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Your Fly Box For Salmon Fishing in Iceland

Published: 23rd May 2022 | Author: Katka Švagrová

Iceland is one of the finest atlantic salmon destinations in the world with the main runs of fish appearing from mid-June through July and August.  The prime times can vary a bit, and rain always helps. If salmon fishing in Iceland isn’t on your bucket list, it certainly should be!

Katka with a spectacular Icelandic salmon.
Photo: Edward Smith & Katka Svagrova 

When to arrive?

For West Coast rivers, the best time tends to be early / mid-July. In comparison, rivers in the North have their prime weeks around early / mid-August. Lastly, East coast rivers have theirs in mid / late July.

In general, Iceland offers great numbers of grilse, with every pool having the potential to hold a fish. But don’t worry, there are plenty of bigger salmon as well!

The River Laxa I Kjos

I’m lucky enough to have spent the last four summers in Iceland. Mainly, I’ve been on the river Laxa I Kjos. This wonderful and prolific west coast river is famed for its salmon and sea trout runs. It’s technically demanding water, which flows in the beautiful Kjos valley. The river is even known by some as the Salmon University of Iceland, so varied are the challenges it presents to the angler. 

There are strong sea trout runs as well.
Photo: Edward Smith & Katka Svagrova 

The river feels quite remote but is not too far from Reykjavik. Part of upper section of the river is in a short deep Canyon, which require reasonable fitness to climb into. With that said, the mid part, lower section and the little  tributary – the Bugda river –  is perfectly comfortable for every fisherman. So, no need to worry, there is an option for everyone.

Some of the wading can get a bit adventurous!
Photo: Edward Smith & Katka Svagrova 

The Gear

Throughout the season on Laxa I Kjos we are mostly using single handed 6-7wt rods with floating lines. Most of the rivers on Iceland can be fished with single handed rods, though there are some rivers such as Big Laxa, where double handed rod is a must!  If you plan on organizing a trip to Iceland, the outfitter will let you know what best suits the river you’ll be on.

The gin clear water in most of Icelandic rivers allows you to fish really fine tippet, such as 10-15 lb World class V2 Fluorocarbon. You can fish very small flies, too. The most common size of fly is  between 12 and 18 tied on double or treble hooks.

Having the right gear really pays off.
Photo: Edward Smith & Katka Svagrova 

The Tactics

Fishing for Salmon on Iceland is really exciting! The clarity of water, high banks and cliffs allow you to spot the salmon in their lies. I truly love the moments when I can spot the salmon and then the fisherman casts in the exact spot where fish are lying. I strive for everyone to experience the adrenaline rush when a fish finally moves for their fly! It’s like noting else. Sometimes it takes many casts before the fish eats but then suddenly, bang! The fish is on.

When targeting these fish during the prime season, the deadliest technique is definitely fishing with a Riffle Hitch.This technique is not only productive, but also really exciting. You will see every fish as it comes to take your fly!

Katka has guided in Iceland for the last 4 seasons.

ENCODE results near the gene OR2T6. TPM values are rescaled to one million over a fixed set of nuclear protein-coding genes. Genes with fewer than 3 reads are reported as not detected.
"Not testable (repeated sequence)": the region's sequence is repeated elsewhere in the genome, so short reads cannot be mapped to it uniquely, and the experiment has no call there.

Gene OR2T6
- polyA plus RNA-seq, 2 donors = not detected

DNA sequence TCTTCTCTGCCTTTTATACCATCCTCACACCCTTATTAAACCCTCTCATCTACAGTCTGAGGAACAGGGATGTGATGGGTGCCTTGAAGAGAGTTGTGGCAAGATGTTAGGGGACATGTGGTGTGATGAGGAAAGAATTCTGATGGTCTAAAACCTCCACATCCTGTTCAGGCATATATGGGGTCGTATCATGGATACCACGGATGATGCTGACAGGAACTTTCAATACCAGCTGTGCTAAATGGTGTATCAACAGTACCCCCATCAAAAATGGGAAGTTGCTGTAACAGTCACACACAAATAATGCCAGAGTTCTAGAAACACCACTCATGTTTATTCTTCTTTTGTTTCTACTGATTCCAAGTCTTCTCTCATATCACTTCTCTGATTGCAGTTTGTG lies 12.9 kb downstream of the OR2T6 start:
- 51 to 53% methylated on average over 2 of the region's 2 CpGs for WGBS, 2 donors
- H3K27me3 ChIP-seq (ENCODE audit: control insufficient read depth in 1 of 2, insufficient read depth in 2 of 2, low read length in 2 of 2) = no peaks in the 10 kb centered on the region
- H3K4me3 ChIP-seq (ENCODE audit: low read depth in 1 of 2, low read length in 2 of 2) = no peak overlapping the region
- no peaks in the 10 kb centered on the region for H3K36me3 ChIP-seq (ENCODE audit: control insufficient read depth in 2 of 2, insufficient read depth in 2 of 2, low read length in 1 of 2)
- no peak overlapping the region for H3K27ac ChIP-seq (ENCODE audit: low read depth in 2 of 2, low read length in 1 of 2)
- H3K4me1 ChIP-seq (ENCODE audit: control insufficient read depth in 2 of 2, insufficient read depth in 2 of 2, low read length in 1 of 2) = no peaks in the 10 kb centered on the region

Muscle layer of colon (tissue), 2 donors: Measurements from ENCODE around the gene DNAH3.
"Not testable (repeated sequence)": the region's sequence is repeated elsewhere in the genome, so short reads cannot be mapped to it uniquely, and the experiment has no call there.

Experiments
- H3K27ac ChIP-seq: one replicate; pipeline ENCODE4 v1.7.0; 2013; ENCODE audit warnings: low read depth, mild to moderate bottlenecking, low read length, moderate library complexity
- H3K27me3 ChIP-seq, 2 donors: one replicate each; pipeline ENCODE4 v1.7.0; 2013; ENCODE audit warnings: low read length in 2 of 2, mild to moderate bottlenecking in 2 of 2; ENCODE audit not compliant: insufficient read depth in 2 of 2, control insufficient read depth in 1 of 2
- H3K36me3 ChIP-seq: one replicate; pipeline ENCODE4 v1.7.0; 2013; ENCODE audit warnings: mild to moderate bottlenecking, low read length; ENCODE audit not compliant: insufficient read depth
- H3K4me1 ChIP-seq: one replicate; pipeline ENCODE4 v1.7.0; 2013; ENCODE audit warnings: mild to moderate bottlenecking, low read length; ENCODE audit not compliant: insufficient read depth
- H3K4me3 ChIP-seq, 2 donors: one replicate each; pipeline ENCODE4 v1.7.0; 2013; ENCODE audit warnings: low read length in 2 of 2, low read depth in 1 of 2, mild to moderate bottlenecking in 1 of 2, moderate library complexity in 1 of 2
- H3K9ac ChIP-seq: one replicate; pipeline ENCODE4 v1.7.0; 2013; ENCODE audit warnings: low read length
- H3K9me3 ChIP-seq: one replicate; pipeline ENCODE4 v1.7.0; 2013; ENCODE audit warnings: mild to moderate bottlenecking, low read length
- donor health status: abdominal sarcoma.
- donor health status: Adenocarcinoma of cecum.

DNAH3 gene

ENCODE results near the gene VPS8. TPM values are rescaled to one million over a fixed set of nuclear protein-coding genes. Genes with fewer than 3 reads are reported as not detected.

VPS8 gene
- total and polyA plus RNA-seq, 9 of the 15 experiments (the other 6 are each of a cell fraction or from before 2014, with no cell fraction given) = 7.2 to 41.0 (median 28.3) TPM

Photo: Edward Smith & Katka Svagrova 

Icelandic salmon explosively rise to little tubes, which wiggle on the surface and skate across pools, which leaves a seductive V wake behind them. This technique is effective in slower pools with glassy surfaces, but works well in the head of the pools in really fast water as well. The key is to be able to hold the hitch by lifting the rod tip on the surface. This will make the fly skate slowly across the hot spot.

The riffle hitch works well in glassy pools, or the fast water at the head of a pool.
Photo: Edward Smith & Katka Svagrova 

I personally make the hitch skate both by lifting the rod tip and by stripping the fly quite fast. Watch out for every single boil, even behind your fly.  Sometimes salmon sips can be really gentle, other time they will aggressively explode on the surface. But it’s vital to remember that the  key to success with the riffle hitch is to never strike! If you make this mistake you will almost inevitably pull the fly out of the salmon’s mouth.

Patience is also a virtue; if a salmon misses your hitch a couple of times give him a break and then try again.

The Top 5 Flies for Salmon Fishing in Iceland

Hitch Silver Stoat (my absolute favourite fly)

Hitch Silver Stoat

Green Butt Micro Double, treble 14,16

Green Butt Micro Double

Black and Red Frances 12,14,16

Micro blue charm 14,16

Micro Blue Charm

Haugur micro treble 16,18

Haugur Micro Treble

Don´t forget to bring a pack of Micro treble silver nickle hooks 14,16 for your little tube hitch flies!

You will never be mistaken in bringing these flies with you to Iceland.  While there are surely some rivers, like East Ranga or Laxa I Adaldal, where you will have to use slightly bigger flies such as Sunray Shadow or Classic De Monkeey. However, on the whole these are standout performers.

Does it get much better than that?
Photo: Edward Smith & Katka Svagrova 

I strongly recommend you contact the lodge or the travel agency before your trip and ask them about the right patterns for your lifetime trip to Iceland!

To read more from Katka, check out her other articles on the blog.

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